ght for it; and so we waited. I had, I felt, gained an advantage in the last few seconds, for I knew my danger and understood the situation. Now, I thought, is the test of my courage-the enduring test: the fighting test may come later!
The old woman raised her head and said to me in a satisfied kind of way:
"A very fine ring, indeed-a beautiful ring! Oh, me! I once had such rings, plenty of them, and bracelets and earrings! Oh! for in those fine days I led the town a dance! But they've forgotten me now! They've forgotten me! They? Why they never heard of me! Perhaps their grandfathers remember me, some of them!" and she laughed a harsh, croaking laugh. And then I am bound to say that she astonished me, for she handed me back the ring with a certain suggestion of old-fashioned grace which was not without its pathos.
The old man eyed her with a sort of sudden ferocity, half rising from his stool, and said to me suddenly and hoarsely:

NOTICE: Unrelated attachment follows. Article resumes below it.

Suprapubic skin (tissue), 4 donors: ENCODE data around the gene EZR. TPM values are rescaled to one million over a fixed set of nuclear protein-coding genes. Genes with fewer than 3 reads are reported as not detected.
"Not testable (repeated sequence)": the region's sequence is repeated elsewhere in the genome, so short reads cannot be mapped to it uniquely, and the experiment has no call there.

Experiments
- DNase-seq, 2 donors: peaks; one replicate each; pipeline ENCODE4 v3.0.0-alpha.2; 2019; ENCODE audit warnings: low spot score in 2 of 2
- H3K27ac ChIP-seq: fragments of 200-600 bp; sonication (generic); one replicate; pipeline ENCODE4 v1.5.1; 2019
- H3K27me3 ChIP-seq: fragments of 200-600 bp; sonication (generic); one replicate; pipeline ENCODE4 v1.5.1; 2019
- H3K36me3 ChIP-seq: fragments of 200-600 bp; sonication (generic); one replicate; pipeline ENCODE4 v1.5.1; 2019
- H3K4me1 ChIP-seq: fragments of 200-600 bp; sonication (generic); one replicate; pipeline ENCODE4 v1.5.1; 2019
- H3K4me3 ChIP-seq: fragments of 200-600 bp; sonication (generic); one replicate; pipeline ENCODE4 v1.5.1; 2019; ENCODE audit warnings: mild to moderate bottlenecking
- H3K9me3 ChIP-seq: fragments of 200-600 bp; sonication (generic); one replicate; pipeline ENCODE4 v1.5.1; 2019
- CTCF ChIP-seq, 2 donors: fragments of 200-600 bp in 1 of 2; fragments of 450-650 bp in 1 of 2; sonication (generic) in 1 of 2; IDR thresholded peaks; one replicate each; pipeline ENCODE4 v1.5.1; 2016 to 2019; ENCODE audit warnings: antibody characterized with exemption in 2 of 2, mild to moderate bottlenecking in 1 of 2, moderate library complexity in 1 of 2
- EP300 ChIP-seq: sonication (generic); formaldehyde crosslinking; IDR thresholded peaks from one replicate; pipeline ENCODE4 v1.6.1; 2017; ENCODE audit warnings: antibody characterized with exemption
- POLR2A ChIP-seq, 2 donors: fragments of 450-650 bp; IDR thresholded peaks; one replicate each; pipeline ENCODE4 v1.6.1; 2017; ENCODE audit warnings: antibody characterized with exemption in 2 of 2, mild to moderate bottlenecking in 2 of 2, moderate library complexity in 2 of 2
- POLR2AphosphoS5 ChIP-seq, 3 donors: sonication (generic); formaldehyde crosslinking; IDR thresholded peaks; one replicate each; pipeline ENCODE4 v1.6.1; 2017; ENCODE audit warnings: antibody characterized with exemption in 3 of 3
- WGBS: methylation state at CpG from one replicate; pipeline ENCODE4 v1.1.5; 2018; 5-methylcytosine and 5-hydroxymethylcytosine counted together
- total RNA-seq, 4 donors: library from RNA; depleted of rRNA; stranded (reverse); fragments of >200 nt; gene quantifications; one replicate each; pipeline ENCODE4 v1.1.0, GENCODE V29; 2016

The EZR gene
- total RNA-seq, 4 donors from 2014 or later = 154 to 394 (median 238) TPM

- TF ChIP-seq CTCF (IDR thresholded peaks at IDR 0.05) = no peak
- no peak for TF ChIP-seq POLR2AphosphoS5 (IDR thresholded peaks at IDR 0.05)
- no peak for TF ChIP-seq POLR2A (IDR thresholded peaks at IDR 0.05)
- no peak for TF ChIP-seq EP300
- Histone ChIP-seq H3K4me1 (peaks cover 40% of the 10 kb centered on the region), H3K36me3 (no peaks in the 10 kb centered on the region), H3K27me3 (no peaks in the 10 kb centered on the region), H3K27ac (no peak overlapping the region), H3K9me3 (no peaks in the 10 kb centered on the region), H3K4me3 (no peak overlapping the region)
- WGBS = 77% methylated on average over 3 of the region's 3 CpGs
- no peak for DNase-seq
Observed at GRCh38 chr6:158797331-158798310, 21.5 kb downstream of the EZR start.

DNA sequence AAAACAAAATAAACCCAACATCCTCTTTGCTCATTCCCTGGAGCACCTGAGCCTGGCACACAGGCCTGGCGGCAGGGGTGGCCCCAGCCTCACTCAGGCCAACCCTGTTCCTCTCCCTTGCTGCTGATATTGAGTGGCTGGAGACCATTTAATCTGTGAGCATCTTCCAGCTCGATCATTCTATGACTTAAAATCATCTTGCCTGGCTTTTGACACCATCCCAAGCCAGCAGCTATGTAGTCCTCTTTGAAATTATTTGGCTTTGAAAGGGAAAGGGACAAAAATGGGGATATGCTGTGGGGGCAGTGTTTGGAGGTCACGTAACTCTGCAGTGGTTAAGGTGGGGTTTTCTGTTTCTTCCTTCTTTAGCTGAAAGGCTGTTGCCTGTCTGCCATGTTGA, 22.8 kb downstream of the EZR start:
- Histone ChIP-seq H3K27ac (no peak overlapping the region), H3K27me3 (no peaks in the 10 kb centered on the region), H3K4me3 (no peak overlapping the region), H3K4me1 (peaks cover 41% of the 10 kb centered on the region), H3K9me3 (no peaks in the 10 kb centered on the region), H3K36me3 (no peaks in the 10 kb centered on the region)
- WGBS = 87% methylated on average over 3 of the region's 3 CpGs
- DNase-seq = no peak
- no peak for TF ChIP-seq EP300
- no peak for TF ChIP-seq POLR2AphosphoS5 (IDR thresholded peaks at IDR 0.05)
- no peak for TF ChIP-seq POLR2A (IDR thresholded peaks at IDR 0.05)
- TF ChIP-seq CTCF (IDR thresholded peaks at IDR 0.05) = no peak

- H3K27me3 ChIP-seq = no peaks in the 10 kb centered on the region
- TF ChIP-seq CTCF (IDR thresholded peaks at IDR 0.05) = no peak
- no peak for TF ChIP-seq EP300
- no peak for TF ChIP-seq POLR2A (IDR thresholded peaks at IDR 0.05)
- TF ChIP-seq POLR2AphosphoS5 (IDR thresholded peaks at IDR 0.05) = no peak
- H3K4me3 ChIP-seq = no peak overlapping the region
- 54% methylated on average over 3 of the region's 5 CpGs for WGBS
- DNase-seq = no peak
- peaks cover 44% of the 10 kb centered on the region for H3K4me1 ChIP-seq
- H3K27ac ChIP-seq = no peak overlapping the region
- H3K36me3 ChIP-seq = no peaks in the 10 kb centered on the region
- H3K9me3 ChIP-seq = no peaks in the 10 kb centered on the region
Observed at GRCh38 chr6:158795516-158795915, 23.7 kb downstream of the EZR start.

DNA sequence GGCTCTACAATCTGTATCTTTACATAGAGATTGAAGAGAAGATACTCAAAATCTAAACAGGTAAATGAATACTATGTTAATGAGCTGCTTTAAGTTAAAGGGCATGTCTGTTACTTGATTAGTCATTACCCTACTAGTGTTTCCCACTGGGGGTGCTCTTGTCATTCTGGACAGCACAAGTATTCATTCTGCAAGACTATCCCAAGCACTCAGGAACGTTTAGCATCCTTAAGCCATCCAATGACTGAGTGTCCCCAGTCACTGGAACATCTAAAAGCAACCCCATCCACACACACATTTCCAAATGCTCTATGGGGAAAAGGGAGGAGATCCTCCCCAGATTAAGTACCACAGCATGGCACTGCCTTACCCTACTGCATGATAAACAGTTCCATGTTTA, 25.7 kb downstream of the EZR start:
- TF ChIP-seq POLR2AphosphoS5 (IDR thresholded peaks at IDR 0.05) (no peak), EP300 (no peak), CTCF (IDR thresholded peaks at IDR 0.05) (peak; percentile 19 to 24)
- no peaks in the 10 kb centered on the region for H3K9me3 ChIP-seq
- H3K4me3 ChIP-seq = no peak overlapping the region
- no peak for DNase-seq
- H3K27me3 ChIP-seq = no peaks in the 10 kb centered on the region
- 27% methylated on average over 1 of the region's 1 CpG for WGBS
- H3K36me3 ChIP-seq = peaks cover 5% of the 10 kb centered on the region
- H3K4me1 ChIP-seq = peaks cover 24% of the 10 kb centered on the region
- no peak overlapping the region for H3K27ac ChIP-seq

"Let me see!"
I was about to hand the ring
A nice, tense, chase story without vampires or magic. An Englishman trying to kill a year in Europe decides to explore the non-tourist areas of Paris. In a sudden flash of stupidity, he decides to hike into the dust and garbage hills where the city's rag-pickers and scavengers live. I doesn't take him long to realize he's lost and being delayed by the resident recyclers for the purposes of murder and robbery.
It's told from the idiot's point of view, and his panic and frustration are well done. Lest you be confused, the rats don't get buried.
On of the most suspenseful short stories out there, and one of Stoker's best. A terrifying pursuit through the fetid rat-infested marshes outside Paris, where the garbage pickers live.
The Burial of the Rats by Abraham "Bram" Stoker (1847–1912) is a truly suspenseful tale of a young man who finds himself in a very bad part of Paris and must flee for his life.
And the rats are the least of his worries.
That this has never been made into a movie, especially with today's taste for thriller and "slasher" films, is quite a surprise.